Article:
Let’s set the scene real quick. It’s the night of Thanksgiving and all through the city, every creature is stirring. RightMart manager Mitch Collins (Ty Olsson) has been called into work to help with the store’s Black Friday sale, and a less-than-polite and civil crowd of people has already surrounded the store. The two hired security guards are of little help in controlling the crowd, and once Jessica (Nell Verlaque), the store owner’s daughter, and her friends are seen in the store after she lets them in through a side entrance, all hell breaks loose.
The mob breaks through the barriers and through the store’s front doors, trampling and killing a security guard in the process. It’s madness as people race to get half-priced electronics and discounted waffle makers and start physical altercations that kill and maim other shoppers. All the while, Jessica’s friend Evan (Tomaso Sanelli) is filming the bloody Black Friday stampede from atop a register area.
Roth’s camera work here really captures the frenzy. Firstly, there’s the juxtaposition of the outside versus the inside of the store when the scene first starts. Outside, the energy is tense and restless, and specific attention is paid to the people at the front of the crowd, who are cursing at the security guards and starting to whip the rest of the people waiting into a frenzy. Then, we cut inside to a store being prepared for the sale. It’s brightly lit compared to the darkness outside, it’s orderly as employees stock items, and the grumbling is far more muted than the roar of the crowd. This juxtaposition only adds to the tension — those inside the store are in no way prepared for the chaos that is about to be unleashed. It results in the stampede being more impactful; the employees don’t know that they are about to experience a nightmare scenario, and to an extent, the mob doesn’t know that it’s about to create one.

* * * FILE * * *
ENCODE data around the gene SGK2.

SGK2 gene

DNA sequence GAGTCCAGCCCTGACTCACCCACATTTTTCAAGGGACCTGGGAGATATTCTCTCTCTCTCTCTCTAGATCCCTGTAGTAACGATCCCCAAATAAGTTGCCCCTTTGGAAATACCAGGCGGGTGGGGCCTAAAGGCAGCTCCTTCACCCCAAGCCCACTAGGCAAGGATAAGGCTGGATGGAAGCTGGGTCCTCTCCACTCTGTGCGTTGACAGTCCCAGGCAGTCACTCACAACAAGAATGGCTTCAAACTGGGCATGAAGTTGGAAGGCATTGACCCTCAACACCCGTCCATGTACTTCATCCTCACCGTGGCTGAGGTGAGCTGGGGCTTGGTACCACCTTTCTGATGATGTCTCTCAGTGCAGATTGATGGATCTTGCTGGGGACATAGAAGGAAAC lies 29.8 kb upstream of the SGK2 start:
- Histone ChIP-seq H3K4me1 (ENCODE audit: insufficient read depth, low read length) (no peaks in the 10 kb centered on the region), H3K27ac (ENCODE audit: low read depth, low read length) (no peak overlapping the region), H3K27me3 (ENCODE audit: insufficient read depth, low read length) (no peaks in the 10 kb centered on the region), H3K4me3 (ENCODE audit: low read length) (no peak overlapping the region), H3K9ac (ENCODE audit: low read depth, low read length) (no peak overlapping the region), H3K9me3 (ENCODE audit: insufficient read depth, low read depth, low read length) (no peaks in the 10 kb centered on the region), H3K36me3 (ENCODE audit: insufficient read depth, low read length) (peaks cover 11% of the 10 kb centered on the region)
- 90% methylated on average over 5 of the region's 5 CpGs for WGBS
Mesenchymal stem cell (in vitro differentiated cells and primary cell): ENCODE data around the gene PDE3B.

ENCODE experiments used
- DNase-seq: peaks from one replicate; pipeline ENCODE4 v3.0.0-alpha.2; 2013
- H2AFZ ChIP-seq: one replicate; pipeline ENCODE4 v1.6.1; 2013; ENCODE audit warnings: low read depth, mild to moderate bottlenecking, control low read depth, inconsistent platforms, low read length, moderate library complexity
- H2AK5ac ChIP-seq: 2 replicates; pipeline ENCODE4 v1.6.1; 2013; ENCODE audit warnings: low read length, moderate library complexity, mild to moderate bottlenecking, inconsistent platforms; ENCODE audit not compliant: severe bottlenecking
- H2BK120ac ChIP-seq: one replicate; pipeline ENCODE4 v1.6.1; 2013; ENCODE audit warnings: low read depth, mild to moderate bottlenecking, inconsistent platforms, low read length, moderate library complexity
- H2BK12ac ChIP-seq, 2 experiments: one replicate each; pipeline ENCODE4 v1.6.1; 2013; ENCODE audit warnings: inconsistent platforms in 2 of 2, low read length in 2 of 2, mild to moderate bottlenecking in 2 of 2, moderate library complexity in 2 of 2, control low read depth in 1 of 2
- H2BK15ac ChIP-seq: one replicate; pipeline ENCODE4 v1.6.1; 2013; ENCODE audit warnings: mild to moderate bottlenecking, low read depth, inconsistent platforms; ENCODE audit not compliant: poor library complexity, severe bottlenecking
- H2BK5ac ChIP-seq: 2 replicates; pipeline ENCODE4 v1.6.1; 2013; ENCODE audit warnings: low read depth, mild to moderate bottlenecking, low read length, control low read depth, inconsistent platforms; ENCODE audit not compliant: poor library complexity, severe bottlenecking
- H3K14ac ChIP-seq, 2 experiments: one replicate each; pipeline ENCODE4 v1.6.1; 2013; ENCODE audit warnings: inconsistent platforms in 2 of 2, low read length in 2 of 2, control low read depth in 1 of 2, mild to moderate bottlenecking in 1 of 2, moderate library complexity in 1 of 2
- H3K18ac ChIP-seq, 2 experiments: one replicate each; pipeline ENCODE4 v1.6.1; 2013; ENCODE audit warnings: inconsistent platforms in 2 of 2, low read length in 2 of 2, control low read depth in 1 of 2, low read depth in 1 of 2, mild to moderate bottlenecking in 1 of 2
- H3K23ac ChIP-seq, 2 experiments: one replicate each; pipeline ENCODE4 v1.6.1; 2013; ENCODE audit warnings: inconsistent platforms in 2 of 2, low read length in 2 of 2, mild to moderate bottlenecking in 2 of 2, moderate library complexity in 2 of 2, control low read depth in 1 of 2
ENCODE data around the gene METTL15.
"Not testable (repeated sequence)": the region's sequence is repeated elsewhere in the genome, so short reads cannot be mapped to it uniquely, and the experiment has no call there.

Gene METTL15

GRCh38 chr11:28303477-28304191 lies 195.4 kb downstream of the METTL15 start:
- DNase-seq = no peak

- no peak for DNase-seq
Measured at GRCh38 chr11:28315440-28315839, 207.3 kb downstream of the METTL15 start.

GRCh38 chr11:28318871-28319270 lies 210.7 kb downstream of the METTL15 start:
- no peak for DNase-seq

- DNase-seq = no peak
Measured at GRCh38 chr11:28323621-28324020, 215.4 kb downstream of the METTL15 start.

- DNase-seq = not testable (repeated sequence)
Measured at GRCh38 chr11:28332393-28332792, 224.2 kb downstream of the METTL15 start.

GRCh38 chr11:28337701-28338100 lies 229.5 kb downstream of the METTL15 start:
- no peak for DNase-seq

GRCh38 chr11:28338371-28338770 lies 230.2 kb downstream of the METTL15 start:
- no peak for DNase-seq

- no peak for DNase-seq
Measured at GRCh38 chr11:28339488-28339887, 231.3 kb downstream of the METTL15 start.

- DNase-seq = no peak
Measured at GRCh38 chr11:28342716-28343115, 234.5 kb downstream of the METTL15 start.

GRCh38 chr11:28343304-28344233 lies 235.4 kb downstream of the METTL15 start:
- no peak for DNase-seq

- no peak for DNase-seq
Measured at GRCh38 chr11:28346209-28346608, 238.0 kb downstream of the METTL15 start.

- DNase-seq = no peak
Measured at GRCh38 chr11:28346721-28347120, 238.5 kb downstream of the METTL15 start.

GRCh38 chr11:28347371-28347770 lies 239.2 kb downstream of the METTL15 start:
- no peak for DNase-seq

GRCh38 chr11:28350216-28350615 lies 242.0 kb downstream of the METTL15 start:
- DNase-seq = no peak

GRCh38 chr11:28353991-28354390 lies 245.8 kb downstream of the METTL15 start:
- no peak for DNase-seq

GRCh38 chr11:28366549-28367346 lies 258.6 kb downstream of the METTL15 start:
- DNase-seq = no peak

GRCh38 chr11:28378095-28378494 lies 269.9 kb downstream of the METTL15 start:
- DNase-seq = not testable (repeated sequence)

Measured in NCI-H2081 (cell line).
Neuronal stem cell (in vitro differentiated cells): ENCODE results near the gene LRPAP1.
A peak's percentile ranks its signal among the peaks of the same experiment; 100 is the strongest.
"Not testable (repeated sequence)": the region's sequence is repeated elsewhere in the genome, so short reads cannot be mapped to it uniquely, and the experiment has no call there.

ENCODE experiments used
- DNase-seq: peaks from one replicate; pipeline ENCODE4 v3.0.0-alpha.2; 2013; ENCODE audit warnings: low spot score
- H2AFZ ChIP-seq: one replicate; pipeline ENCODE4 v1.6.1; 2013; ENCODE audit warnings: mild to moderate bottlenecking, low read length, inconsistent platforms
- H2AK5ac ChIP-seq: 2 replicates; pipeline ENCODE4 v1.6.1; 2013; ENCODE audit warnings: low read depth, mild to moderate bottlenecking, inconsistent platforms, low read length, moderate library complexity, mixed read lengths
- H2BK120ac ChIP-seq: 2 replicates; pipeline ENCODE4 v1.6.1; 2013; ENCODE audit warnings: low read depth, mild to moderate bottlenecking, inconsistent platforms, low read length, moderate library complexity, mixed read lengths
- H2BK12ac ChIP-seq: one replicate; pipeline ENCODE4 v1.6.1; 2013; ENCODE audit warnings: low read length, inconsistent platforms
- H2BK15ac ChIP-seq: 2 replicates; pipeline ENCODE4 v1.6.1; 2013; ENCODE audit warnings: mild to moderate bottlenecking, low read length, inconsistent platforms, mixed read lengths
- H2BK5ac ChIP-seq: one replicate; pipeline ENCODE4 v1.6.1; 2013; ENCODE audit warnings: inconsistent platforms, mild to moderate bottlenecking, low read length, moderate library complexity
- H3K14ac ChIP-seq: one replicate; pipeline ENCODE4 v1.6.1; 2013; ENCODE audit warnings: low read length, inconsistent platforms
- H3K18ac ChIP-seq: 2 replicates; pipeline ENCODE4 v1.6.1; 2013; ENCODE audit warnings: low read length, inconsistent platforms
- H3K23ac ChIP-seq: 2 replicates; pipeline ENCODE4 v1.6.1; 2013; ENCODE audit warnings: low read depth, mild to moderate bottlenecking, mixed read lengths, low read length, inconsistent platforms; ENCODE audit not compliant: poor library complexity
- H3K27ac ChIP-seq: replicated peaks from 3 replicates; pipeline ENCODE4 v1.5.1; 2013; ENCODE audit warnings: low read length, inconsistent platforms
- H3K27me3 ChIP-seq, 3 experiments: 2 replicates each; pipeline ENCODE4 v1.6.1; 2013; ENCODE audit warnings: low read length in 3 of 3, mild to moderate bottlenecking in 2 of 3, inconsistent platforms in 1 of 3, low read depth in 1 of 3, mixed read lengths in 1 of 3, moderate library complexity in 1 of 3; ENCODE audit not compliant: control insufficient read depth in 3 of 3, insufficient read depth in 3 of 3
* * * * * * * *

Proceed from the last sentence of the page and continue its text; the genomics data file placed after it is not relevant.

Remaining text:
As the impending doom grows closer, the movement between characters and scenes becomes faster and a little choppy. This captures the way people crash into the store, the way glass breaks and people slice their skin to get inside through the damaged doors, the way the carnage is leading to people falling to the ground left and right and sustaining mortal (and not so mortal but still gnarly) wounds. Everything moves faster and faster until finally, Sheriff Eric Newlon (Patrick Dempsey) fires his gun at the ceiling.